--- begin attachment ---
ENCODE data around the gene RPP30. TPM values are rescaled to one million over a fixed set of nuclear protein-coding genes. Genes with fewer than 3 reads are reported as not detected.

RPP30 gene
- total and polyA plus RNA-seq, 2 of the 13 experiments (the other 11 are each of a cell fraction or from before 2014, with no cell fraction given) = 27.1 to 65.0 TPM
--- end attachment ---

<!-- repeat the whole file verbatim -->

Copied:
ENCODE data around the gene RPP30. TPM values are rescaled to one million over a fixed set of nuclear protein-coding genes. Genes with fewer than 3 reads are reported as not detected.

RPP30 gene
- total and polyA plus RNA-seq, 2 of the 13 experiments (the other 11 are each of a cell fraction or from before 2014, with no cell fraction given) = 27.1 to 65.0 TPM